LOS ANGELES (CNS) - Continuing to urge residents to get vaccinated, particularly as a highly infectious “Delta'' variant of COVID-19 spreads, county officials are stressing that people who were previously infected with COVID still need to get the vaccine, because their natural immunity won't last.
County Supervisor Hilda Solis said during Tuesday's board meeting that she asked a parent over the weekend if his children were vaccinated, and he said no because “they've already had COVID.''
“I looked at him and I thought, `You know, I don't know that's accurate,' '' she said. “I encouraged him to get his children vaccinated. I'm very fearful there's this assumption out in our community, particularly among the Latino community, that if you've gotten COVID before you don't need to get a vaccine.''
Public Health Director Barbara Ferrer said the issue has come up “over and over again,'' with people claiming they have natural immunity from a previous COVID infection.
“While it is true that people who have been infected with COVID have some natural immunity, the unfortunate reality is that immunity wears off,'' she said. “And we're not exactly sure when it's going to wear off, so it's really important people do come in and get vaccinated.''
Ferrer said another “myth'' is from people who say there were “around a lot of people who got infected with COVID and I never did,'' or “my whole family got sick and I didn't,'' leading them to believe they are naturally immune and don't need to be vaccinated.
“The good news there is some people actually had a lot of exposures and didn't get infected, but the bad news is that they're still very susceptible to getting infected, particularly with ... these new variants of concern,'' Ferrer said.
The variant causing the most concern now is the “Delta'' variant, which is blamed for mass infections in India and outbreaks in the United Kingdom and other spots around the world. The variant has been found in Los Angeles County, with its numbers increasing in recent weeks. Ferrer said last week the variant was first found locally in small numbers in late April, but the numbers have steadily increased.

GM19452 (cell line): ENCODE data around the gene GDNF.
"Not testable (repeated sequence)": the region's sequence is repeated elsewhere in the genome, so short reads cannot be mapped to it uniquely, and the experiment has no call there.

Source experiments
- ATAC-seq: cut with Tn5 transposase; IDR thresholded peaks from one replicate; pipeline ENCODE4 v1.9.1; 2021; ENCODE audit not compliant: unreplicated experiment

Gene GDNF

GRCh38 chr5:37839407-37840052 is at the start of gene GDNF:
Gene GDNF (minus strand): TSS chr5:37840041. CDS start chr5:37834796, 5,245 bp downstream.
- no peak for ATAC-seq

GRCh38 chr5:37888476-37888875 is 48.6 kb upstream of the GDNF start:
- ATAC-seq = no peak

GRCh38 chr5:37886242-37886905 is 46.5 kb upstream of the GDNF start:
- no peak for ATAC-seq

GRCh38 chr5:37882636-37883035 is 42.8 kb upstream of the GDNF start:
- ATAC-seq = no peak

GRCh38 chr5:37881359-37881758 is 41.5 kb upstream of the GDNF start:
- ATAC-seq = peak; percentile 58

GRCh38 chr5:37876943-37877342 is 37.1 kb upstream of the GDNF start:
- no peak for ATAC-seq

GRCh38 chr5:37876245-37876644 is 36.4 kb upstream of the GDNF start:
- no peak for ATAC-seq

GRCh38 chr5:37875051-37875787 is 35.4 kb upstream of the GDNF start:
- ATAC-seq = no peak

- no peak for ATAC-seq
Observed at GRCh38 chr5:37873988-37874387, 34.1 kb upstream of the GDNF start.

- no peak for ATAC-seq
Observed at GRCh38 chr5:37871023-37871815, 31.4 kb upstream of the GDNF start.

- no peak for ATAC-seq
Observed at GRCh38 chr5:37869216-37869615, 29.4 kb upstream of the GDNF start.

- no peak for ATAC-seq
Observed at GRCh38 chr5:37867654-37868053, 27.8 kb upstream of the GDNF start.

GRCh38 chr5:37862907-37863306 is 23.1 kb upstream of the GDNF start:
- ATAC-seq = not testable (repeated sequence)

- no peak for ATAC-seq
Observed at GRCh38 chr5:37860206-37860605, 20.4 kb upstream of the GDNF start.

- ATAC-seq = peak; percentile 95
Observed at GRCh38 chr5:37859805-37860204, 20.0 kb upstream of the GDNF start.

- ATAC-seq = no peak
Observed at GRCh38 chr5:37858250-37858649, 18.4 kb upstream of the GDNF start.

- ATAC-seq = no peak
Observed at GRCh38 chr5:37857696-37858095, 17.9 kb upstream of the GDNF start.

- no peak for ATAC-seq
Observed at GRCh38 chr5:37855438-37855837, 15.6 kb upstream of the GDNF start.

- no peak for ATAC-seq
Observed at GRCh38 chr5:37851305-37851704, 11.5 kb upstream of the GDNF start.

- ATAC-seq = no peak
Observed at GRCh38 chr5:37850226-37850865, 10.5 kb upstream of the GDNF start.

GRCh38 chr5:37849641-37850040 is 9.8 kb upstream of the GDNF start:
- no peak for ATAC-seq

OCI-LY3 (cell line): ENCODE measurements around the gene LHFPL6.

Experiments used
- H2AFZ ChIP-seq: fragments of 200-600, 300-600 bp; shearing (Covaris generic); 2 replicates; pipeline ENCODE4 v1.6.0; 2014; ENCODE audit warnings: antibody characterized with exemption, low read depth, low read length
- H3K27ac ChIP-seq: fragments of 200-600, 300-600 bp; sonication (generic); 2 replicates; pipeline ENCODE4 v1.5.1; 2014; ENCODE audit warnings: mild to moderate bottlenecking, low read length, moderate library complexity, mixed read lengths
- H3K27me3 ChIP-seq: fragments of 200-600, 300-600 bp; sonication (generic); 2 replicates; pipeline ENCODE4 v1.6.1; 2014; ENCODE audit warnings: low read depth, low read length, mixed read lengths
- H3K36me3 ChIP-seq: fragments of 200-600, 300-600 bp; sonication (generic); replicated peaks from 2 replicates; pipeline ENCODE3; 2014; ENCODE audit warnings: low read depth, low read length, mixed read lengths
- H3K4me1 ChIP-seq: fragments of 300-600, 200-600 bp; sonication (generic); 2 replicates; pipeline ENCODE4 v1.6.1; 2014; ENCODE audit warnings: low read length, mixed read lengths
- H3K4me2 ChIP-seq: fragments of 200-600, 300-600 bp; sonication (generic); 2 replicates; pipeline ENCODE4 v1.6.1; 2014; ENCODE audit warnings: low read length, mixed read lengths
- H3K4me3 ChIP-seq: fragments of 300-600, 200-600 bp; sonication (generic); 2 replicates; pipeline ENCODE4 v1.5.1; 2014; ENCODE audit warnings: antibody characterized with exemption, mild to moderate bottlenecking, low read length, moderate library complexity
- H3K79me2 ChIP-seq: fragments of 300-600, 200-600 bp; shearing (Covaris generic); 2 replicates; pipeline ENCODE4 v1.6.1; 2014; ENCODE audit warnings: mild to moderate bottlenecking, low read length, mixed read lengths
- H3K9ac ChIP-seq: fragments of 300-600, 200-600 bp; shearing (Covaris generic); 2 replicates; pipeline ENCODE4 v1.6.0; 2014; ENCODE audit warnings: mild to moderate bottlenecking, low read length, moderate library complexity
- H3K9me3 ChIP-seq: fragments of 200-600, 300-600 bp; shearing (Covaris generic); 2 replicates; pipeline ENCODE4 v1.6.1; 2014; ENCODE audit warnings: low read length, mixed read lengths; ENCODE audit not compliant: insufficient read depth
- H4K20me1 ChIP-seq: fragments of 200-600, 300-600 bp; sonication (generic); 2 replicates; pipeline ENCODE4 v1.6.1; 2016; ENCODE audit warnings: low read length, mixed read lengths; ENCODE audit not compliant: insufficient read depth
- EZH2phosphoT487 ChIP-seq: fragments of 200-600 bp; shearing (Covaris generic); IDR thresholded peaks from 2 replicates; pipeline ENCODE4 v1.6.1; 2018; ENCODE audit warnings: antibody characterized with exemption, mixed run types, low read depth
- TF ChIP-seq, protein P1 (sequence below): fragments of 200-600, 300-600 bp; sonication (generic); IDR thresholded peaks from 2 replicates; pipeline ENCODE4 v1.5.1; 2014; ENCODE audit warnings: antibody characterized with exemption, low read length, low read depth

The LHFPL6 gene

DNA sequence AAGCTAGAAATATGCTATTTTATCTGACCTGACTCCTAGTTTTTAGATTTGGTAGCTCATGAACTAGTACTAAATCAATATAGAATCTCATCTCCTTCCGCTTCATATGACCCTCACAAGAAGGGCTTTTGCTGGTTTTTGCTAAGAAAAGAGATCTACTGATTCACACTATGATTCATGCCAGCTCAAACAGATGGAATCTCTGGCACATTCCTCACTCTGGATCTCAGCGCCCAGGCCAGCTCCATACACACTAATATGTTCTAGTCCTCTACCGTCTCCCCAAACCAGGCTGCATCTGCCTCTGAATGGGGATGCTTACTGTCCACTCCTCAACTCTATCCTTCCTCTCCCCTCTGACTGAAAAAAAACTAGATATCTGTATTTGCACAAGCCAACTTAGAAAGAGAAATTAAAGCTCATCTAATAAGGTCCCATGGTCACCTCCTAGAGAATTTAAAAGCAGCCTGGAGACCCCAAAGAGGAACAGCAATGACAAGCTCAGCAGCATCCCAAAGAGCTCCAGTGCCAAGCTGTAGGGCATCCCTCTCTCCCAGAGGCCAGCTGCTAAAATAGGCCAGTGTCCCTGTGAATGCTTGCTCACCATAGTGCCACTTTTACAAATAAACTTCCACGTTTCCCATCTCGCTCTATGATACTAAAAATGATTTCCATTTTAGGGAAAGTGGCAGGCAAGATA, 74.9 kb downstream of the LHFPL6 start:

Thus far, 64 “Delta'' cases have been found among specimens that have undergone the required testing in Los Angeles County, but the actual number is believed to be much larger in the general population given the limited amount of testing for the variant.
Experts say the “Delta'' variant is vastly more contagious than all other mutations of the COVID virus, and it could potentially lead to more severe illness.
Ferrer said the county will be releasing updated numbers of “Delta'' variant cases this week, “and I am positive that we will see a significant increase in specimens that are testing positive for the `Delta' variant.''
“Because we, like all other places in the United States and in fact other places in the world where they're seeing the `Delta' variant, it does in fact proliferate very quickly,'' she said. “It is the most infectious variant that has been identified to date here in California, and that means that for those people who are unvaccinated it is going to pose a big risk because it spreads so easily.''
Thus far, existing vaccines appear to provide strong protection against the “Delta'' variant. But unvaccinated residents are at particular risk.
“That's why we're worried about worksites,'' Ferrer said. “We think about factories and the manufacturing plants. And when you look at our numbers, we know a lot of workers in those plants will not be fully vaccinated.''
She said it will be essential for employers to offer high-quality face coverings such as N95 masks to unvaccinated workers, as required by state workplace regulations.
According to numbers released Monday, the county has officially surpassed 10 million doses of COVID-19 administered, with 58% of the population aged 16 and over considered fully vaccinated, and 67% of the 16+ population at least partially vaccinated.
Ferrer again noted the lagging rates among the Black and Latino communities when compared to their white and Asian counterparts. The Black and Latino communities also continue to have the highest current rate of infections, hospitalizations and deaths from COVID.
County Supervisor Janice Hahn said she was “really worried'' about the spread of the “Delta'' variant.
“Listening to the `Delta' cases gives me a flashback to March of 2020, when we had a few cases of coronavirus and we didn't really think it was a big deal,'' she said. “And it just really worries me, particularly for those who are still just not getting vaccinated.''
The county on Tuesday reported five additional COVID-19 deaths, raising the countywide death toll to 24,445. Another 172 cases were confirmed, putting the cumulative death toll at 1,247,899.
According to state figures, there were 230 people hospitalized in the county due to COVID-19 as of Tuesday, up from 220 on Monday. There were 56 people in intensive care, up from 55 the previous day.
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